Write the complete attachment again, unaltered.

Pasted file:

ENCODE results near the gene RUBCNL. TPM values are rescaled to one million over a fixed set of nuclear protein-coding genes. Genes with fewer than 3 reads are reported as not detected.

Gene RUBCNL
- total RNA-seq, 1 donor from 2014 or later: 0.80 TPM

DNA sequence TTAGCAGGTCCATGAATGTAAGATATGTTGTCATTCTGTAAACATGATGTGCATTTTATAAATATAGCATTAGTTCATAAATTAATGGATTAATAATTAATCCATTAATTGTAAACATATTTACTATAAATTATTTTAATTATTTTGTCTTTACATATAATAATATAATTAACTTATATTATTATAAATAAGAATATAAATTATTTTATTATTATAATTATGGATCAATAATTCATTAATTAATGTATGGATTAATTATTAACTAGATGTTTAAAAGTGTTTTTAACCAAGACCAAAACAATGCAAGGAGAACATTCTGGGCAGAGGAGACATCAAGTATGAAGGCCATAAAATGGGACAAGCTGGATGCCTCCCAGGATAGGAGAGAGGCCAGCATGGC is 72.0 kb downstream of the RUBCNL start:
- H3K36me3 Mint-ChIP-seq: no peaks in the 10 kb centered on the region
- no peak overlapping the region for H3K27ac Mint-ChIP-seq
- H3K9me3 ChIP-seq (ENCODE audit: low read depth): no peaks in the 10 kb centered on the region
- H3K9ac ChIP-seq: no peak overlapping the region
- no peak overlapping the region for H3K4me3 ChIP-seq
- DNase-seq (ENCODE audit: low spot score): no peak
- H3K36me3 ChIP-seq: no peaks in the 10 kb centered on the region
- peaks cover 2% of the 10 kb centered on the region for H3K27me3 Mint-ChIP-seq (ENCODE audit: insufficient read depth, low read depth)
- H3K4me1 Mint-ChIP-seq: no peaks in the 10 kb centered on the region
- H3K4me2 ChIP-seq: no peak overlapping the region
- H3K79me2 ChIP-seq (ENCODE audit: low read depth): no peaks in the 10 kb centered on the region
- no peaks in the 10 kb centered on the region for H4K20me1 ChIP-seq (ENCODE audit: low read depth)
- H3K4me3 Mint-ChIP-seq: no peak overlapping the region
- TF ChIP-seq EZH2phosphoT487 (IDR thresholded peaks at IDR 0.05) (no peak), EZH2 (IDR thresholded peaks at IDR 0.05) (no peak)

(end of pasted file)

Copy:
ENCODE results near the gene RUBCNL. TPM values are rescaled to one million over a fixed set of nuclear protein-coding genes. Genes with fewer than 3 reads are reported as not detected.

Gene RUBCNL
- total RNA-seq, 1 donor from 2014 or later: 0.80 TPM

DNA sequence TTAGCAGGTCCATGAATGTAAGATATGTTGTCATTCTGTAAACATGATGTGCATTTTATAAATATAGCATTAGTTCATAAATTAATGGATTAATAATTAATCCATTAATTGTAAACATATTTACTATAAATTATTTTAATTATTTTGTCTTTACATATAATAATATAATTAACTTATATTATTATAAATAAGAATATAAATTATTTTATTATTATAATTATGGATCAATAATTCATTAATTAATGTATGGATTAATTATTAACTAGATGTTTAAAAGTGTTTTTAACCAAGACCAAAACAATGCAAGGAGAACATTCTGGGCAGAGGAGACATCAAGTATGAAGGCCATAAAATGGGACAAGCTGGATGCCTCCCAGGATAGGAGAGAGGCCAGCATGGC is 72.0 kb downstream of the RUBCNL start:
- H3K36me3 Mint-ChIP-seq: no peaks in the 10 kb centered on the region
- no peak overlapping the region for H3K27ac Mint-ChIP-seq
- H3K9me3 ChIP-seq (ENCODE audit: low read depth): no peaks in the 10 kb centered on the region
- H3K9ac ChIP-seq: no peak overlapping the region
- no peak overlapping the region for H3K4me3 ChIP-seq
- DNase-seq (ENCODE audit: low spot score): no peak
- H3K36me3 ChIP-seq: no peaks in the 10 kb centered on the region
- peaks cover 2% of the 10 kb centered on the region for H3K27me3 Mint-ChIP-seq (ENCODE audit: insufficient read depth, low read depth)
- H3K4me1 Mint-ChIP-seq: no peaks in the 10 kb centered on the region
- H3K4me2 ChIP-seq: no peak overlapping the region
- H3K79me2 ChIP-seq (ENCODE audit: low read depth): no peaks in the 10 kb centered on the region
- no peaks in the 10 kb centered on the region for H4K20me1 ChIP-seq (ENCODE audit: low read depth)
- H3K4me3 Mint-ChIP-seq: no peak overlapping the region
- TF ChIP-seq EZH2phosphoT487 (IDR thresholded peaks at IDR 0.05) (no peak), EZH2 (IDR thresholded peaks at IDR 0.05) (no peak)